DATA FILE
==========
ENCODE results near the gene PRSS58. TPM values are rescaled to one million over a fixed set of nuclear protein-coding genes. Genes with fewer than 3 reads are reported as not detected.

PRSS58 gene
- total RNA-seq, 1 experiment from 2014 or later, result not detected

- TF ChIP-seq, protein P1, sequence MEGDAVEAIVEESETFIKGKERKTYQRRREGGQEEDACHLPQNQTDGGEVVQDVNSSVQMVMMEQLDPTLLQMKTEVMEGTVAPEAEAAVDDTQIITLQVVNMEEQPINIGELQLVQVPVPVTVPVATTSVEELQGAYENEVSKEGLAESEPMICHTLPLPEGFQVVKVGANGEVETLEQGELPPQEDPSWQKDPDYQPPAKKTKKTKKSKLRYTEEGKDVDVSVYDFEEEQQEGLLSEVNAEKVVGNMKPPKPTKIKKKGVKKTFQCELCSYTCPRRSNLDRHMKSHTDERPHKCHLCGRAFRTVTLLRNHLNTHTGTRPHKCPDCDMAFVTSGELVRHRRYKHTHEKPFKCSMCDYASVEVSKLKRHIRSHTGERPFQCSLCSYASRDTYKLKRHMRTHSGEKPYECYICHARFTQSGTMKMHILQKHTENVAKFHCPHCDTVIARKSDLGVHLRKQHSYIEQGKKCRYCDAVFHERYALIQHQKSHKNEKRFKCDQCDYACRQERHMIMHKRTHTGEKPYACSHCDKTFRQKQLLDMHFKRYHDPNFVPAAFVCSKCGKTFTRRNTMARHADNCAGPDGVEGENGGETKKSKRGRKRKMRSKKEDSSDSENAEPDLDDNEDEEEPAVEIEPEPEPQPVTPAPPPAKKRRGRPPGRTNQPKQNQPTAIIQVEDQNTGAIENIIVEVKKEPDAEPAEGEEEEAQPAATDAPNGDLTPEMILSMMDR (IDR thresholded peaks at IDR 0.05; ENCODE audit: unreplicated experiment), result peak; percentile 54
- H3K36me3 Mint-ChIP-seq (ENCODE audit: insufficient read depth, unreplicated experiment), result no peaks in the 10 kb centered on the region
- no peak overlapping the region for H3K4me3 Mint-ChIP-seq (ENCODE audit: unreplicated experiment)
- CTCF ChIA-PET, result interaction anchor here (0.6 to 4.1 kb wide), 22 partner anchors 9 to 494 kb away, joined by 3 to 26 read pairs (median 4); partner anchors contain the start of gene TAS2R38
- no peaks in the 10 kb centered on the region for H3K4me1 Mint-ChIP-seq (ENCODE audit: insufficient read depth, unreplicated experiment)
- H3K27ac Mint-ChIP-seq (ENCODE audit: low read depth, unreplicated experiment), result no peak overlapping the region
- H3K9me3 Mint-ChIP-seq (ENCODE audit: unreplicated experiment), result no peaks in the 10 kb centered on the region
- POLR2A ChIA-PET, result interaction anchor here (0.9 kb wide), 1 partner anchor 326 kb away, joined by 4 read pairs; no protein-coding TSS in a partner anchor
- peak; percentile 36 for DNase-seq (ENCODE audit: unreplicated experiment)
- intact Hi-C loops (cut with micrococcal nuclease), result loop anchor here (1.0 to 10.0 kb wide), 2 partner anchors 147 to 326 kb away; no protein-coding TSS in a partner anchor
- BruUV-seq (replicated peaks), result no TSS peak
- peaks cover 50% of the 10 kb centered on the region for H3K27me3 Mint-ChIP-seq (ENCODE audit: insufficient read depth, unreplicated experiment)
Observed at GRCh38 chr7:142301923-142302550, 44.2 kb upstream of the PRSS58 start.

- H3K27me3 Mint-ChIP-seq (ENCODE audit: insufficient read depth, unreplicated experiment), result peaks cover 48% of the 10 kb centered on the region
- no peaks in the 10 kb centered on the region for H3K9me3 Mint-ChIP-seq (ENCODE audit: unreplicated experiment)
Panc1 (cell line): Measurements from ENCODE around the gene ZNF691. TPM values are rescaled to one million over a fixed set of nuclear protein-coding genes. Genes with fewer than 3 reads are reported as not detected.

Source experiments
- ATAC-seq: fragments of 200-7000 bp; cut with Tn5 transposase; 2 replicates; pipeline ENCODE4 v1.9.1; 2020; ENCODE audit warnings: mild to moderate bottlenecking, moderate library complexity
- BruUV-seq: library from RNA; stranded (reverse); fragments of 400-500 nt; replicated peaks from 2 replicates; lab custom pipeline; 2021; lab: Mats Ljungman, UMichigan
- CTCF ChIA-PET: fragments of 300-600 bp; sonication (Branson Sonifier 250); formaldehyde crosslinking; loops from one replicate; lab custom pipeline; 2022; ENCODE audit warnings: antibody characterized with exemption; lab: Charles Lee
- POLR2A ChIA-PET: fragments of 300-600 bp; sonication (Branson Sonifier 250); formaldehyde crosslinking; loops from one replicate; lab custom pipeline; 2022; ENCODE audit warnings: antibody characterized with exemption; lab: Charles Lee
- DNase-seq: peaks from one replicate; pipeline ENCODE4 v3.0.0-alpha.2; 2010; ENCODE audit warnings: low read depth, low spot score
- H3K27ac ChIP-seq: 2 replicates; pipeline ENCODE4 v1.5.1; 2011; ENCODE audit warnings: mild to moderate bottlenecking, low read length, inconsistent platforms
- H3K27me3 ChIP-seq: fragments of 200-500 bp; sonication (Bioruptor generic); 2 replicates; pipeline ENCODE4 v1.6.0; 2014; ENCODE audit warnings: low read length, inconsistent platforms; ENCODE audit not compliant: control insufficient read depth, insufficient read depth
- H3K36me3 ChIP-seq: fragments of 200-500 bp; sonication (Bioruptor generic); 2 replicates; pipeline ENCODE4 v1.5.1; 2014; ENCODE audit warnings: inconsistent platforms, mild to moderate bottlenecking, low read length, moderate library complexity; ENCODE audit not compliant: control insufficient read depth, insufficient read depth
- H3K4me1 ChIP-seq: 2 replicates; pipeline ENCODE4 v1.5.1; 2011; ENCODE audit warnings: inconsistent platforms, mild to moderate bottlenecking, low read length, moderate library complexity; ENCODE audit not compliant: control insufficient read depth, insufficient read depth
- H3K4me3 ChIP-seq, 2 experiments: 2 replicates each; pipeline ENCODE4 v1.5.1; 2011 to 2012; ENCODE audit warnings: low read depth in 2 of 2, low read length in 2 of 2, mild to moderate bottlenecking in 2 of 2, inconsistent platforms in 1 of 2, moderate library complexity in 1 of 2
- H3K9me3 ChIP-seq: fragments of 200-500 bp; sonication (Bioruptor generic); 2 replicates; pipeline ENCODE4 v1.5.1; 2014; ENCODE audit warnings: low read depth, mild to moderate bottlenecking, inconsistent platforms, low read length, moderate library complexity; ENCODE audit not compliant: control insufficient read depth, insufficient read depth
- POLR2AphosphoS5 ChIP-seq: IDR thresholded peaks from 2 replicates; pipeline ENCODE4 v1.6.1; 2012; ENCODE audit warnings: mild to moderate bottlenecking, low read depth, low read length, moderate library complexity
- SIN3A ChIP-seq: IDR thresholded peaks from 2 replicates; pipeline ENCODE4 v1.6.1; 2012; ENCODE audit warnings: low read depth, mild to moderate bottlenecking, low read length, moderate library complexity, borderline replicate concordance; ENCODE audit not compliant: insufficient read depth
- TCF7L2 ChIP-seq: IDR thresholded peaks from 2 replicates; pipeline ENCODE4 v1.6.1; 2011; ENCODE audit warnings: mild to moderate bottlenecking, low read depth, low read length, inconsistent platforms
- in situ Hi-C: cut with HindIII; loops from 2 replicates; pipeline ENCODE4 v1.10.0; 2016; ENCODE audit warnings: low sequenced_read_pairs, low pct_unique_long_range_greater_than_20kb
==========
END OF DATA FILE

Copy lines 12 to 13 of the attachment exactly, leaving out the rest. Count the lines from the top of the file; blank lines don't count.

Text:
- peak; percentile 36 for DNase-seq (ENCODE audit: unreplicated experiment)
- intact Hi-C loops (cut with micrococcal nuclease), result loop anchor here (1.0 to 10.0 kb wide), 2 partner anchors 147 to 326 kb away; no protein-coding TSS in a partner anchor